SAS and MIT Sloan Management Review research: data analytics boosts competitiveness, innovationMarch 13, 2013 No Comments
CARY, NC (Mar. 11, 2013) – The past two years have seen an 80 percent jump in organizations believing analytics provides a competitive advantage. According to new research from MIT Sloan Management Review and SAS, 67 percent of business leaders surveyed at the end of 2012 said analytics made their companies more competitive; just 37 percent felt that way in a 2010 study.
The report, “From Value to Vision: Reimagining the Possible with Data Analytics,” highlights the differences in analytics maturity among organizations. Of 2,500 companies surveyed, 28 percent are “analytically challenged,” 60 percent are “analytics practitioners” and 11 percent are “analytical innovators.”
“Analytics is far more than generating and sharing insights,” said Pamela Prentice, SAS Chief Research Officer. “For long-term success with data-driven innovation, an organization must continually revise its analytical approach so that insights lead to innovation and competitive advantage.”
For analytically challenged respondents, useful data is typically lacking and collaboration is low. Analytics practitioners’ view their data as useful, but their analytic focus is operational and the company’s analytics infrastructure is fragmented.
Exhibiting markedly different characteristics from the other two groups, analytical innovators:
- Are open to new ways of thinking, challenging the status quo and driving innovation.
- Have progressed to using analytics for strategic purposes.
- View data as a core asset and use more of it than competitors.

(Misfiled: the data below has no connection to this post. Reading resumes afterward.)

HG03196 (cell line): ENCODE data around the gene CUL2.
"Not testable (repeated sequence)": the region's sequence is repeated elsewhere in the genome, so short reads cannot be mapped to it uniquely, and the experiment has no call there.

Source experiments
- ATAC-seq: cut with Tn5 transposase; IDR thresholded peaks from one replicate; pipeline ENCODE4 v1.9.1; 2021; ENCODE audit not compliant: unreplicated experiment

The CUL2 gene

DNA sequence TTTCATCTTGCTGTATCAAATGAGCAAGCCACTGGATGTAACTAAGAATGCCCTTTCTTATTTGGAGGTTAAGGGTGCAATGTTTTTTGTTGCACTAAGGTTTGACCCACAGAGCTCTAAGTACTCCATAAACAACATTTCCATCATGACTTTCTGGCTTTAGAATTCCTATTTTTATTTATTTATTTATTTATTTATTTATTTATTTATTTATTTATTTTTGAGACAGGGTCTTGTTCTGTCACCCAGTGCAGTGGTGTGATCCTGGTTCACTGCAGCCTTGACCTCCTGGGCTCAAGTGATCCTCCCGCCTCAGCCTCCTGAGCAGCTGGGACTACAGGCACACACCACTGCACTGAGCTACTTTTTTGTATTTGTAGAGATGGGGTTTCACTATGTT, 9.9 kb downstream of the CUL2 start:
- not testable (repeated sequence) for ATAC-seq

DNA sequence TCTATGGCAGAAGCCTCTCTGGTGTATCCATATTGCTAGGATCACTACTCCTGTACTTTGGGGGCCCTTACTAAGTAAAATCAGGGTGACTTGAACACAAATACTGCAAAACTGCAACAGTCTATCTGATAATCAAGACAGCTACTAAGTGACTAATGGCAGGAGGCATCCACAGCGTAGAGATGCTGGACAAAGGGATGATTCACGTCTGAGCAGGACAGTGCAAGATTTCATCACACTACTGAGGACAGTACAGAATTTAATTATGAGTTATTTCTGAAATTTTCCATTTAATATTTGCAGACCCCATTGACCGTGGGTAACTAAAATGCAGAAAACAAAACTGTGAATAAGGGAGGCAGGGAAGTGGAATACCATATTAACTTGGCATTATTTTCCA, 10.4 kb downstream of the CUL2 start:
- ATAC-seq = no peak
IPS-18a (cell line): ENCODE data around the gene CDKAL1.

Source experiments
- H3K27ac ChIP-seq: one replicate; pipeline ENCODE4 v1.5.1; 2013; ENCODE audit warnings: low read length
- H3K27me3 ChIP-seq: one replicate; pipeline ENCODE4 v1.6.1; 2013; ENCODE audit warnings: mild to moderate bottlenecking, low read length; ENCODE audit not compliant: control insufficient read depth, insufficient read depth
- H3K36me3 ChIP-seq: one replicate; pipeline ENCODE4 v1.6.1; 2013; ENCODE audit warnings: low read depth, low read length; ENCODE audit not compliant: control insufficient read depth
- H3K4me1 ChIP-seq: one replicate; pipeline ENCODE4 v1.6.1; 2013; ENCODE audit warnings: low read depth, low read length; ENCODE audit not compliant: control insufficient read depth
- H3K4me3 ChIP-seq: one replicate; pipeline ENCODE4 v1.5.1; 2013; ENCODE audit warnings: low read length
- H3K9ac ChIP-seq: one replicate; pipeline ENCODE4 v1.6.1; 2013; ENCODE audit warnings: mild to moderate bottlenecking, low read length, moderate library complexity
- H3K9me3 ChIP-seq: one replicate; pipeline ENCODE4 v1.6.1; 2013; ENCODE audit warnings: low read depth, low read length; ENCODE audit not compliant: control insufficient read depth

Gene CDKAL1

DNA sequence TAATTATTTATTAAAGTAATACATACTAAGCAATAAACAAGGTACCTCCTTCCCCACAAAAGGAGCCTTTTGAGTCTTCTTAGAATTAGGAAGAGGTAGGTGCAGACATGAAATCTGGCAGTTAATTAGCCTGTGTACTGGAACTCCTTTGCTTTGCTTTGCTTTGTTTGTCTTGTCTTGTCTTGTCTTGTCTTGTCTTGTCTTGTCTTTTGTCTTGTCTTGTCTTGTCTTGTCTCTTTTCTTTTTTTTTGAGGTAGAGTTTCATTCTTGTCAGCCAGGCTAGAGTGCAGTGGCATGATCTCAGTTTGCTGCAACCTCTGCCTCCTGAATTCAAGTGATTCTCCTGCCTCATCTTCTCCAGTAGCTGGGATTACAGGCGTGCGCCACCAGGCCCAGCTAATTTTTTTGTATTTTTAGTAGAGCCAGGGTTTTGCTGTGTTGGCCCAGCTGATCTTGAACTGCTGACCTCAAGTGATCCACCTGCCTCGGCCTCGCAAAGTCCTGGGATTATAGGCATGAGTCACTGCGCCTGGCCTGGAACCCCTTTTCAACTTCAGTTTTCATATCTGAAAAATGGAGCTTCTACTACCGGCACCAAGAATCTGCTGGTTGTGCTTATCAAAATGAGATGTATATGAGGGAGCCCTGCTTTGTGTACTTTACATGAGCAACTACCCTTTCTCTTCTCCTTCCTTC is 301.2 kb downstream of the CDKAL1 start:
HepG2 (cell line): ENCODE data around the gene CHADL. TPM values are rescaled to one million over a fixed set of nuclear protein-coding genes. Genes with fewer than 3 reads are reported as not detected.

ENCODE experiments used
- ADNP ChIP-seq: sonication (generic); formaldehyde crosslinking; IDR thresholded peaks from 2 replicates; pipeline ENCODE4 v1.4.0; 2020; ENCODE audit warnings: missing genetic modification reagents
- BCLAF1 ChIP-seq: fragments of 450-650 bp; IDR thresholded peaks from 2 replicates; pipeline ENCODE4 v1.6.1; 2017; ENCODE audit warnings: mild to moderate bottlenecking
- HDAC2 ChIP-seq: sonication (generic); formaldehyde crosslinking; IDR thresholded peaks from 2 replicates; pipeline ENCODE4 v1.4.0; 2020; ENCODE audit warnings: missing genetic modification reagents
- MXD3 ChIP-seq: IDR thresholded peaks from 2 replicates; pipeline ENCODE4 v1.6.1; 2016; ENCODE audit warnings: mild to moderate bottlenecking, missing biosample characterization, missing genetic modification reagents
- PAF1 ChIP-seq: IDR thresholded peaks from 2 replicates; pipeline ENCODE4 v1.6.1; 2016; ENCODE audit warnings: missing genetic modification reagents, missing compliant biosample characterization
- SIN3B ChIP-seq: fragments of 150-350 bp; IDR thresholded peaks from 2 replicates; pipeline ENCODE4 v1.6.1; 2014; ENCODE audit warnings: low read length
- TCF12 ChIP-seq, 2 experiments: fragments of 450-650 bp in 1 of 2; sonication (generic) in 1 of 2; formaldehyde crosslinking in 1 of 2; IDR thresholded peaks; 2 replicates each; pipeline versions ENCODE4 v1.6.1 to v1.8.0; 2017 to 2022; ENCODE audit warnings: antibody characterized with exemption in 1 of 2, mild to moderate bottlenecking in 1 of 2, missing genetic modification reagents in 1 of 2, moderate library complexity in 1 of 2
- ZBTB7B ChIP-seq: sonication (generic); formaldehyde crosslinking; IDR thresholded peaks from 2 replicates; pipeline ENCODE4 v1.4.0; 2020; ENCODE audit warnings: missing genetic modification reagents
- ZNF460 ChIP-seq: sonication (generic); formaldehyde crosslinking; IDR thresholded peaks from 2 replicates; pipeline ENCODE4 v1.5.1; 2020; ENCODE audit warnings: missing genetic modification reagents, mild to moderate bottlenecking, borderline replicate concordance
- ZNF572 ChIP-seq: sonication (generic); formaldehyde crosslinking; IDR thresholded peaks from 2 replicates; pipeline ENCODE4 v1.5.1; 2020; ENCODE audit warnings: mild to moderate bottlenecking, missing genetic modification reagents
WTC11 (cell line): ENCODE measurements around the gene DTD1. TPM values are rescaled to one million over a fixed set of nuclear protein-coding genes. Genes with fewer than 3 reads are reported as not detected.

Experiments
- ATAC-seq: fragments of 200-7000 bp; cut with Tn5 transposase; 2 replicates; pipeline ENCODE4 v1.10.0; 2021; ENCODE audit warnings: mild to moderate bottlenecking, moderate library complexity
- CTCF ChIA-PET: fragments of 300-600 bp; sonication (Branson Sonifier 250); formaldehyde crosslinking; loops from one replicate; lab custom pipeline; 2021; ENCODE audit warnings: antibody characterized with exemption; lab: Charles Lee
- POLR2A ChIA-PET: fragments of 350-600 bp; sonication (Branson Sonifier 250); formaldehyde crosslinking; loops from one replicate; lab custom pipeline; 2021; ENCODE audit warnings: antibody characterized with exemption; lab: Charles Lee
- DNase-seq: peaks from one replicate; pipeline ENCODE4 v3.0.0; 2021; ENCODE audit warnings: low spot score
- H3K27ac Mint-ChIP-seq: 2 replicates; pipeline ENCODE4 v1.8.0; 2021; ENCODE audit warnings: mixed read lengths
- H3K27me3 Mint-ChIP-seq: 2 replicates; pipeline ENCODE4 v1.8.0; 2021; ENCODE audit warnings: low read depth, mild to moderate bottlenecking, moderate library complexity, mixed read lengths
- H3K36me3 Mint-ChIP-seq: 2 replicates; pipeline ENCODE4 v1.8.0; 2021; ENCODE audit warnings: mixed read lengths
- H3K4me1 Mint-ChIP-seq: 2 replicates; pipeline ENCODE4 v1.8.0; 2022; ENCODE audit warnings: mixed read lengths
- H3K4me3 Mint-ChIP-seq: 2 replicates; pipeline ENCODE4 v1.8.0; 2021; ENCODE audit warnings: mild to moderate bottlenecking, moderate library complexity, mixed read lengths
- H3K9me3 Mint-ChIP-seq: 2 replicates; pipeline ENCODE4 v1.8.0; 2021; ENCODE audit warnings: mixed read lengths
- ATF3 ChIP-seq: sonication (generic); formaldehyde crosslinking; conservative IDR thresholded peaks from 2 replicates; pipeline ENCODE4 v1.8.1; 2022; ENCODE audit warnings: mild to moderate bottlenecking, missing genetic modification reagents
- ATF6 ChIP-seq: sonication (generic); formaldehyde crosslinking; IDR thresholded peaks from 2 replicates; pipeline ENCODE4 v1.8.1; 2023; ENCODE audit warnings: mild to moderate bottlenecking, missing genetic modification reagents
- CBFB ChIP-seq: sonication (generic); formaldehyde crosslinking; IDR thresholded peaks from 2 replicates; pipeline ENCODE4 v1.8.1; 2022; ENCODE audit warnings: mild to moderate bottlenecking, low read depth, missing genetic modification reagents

- Are more confident in the quality of their data.
Analytical innovators also reported a subtle change as analytics becomes pervasive: power is shifting to those who back up recommendations and decisions with supporting data. Such a cultural change can have a deep impact.
“Power shifts often call into question experience and intuition built up over years. Those who know how to marshal the data and put analytics behind their decision making are now at an advantage,” said David Kiron, MIT Sloan Management Review Executive Editor.
The study also provides prescriptions for the analytically challenged:
- Start at a local level before pursuing enterprisewide initiatives.
- Build lasting relationships, encourage discussion and share information with other departments to foster collaboration.
- Develop an executive communications plan, including ROI and recommended actions, to build high-level support.
The research is based on a survey of 2,500 business executives, managers and analysts. Respondents represented 121 countries and more than 30 industries. Company size ranged from less than $250 million in annual revenue to $20 billion.
To read the full report, please go to, “From Value to Vision: Reimagining the Possible with Data Analytics” (www.sas.com/valuetovision )
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